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ISHLT: In Cardiac Transplant, Switching Immunosuppessants Helps Graft and Kidneys


SAN FRANCISCO -- A gradual swap of one form of immunosuppression for another in heart transplant recipients can preserve renal function without compromising the graft, said Mayo Clinic investigators.

SAN FRANCISCO, April 26 -- A gradual swap of one form of immunosuppression for another in heart transplant recipients can preserve renal function without compromising the graft, said investigators here.

Weaning patients off calcineurin inhibitors such as tacrolimus (Prograf) and cyclosporine and on to sirolimus (Rapamune) improved renal function, preserved cardiac function, and maintained good immunosuppression, reported Sudhir Kushwaha, M.D, of the Mayo Clinic, and colleagues, at the International Society of Heart and Lung Transplantation meeting.

"Immunosuppression for heart transplant patients using calcineurin inhibitors has been essentially unchanged for 25 years, and the results have not been ideal," said Dr. Kushwaha, a cardiologist at the Rochester, Minn., institution. "Five to 10 years post-transplant, 10% of patients are on dialysis or need a kidney transplant. And 10 years post-transplant, 50% of patients are either waiting for another heart transplant because of coronary artery disease or have died as a result of it."

Switching from a calcineurin inhibitor to sirolimus also appeared to slow progression of cardiac allograft vasculopathy, a common complication of heart transplantation.

But Dr. Kushwaha cautioned that a calcineurin inhibitor should still be used as the primary immunosuppressant immediately after transplant, and that the switch to sirolimus must be gradual rather than abrupt.

"Today, standard practice at Mayo Clinic is to consider converting all heart transplant patients from calcineurin inhibitors to sirolimus at six months post-transplant if there are no contraindications."

He and his colleagues reported results of two studies comparing calcineurin inhibitors with sirolimus.

In the first study, they reported results of a stepwise protocol for withdrawing calcineurin inhibitors and substituting sirolimus in 78 heart graft recipients. Of these patients, 58 had calcineurin-inhibitor-induced renal impairment, defined as a glomerular filtration rate (GFR)

In contrast, filtration rate among the controls declined from 41.4 13.5 ml/minute to 36.4 12.5 ml/min over 19.6 6.4 months of follow up (P=0.05).

There was no significant difference in cardiac rejection rates between the sirolimus-treated patients and controls, and no difference in cardiac allograft function.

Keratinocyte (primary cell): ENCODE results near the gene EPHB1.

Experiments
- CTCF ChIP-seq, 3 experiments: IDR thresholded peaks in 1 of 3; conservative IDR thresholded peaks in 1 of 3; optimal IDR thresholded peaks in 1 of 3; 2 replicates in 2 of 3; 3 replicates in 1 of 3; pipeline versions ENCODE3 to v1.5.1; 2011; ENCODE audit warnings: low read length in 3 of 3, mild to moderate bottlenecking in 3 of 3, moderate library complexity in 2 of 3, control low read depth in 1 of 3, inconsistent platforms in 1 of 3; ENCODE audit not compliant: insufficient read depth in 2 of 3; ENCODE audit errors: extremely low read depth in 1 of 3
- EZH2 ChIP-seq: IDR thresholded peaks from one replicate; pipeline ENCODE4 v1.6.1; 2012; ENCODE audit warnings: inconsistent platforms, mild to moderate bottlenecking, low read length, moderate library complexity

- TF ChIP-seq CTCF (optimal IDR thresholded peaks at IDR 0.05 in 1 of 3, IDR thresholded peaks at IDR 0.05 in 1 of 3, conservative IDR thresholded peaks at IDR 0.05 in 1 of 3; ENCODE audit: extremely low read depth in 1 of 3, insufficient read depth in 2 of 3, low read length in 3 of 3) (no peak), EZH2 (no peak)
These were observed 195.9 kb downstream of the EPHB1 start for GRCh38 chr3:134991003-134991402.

The authors saw a significant increase in proteinuria following conversion to sirolimus, from 298 623 to 473 764 mg/day (P=0.001), compared with no change in controls. But patients on sirolimus also had a significant reduction in uric acid, from 7.6 2.4 to 6.2 1.9 mg/dl (P=0.0007). Uric acid values for patients maintained on calcineurin inhibitors were not reported.

In the second study, Dr. Kuswaha and colleagues used three-dimensional intravascular ultrasound to gauge the progression of cardiac allograft vasculopathy in 29 patients on sirolimus-based immunosuppression for nearly four years. Controls were 40 patients maintained on calcineurin inhibitors over the same period. In both groups the secondary immunosuppressants and maintenance steroids remained the same.

They found that among controls, the mean plaque (defined as media and intima) volume and plaque index (plaque volume/vessel volume %) increased significantly from baseline to one year, compared with no changes in the sirolimus-treated group.

Among patients studied within the first two years after transplantation, there were significantly smaller increases in plaque volume and plaque index among patients treated with sirolimus. Among patients studied beyond the first two years after transplant the increase in plaque index, but not plaque volume, was significantly less among the sirolimus-treated patients.

The results suggested that "withdrawal of calcineurin inhibitors and replacement with sirolimus prevents progression of cardiac allograft vasculopathy, and is unrelated to secondary immunosuppressant," the authors wrote in the study abstract. "This effect is more prominent within the first two years and suggests the possibility of cardiac allograft vasculopathy prevention with early use of sirolimus as primary immunosuppression after cardiac transplantation."

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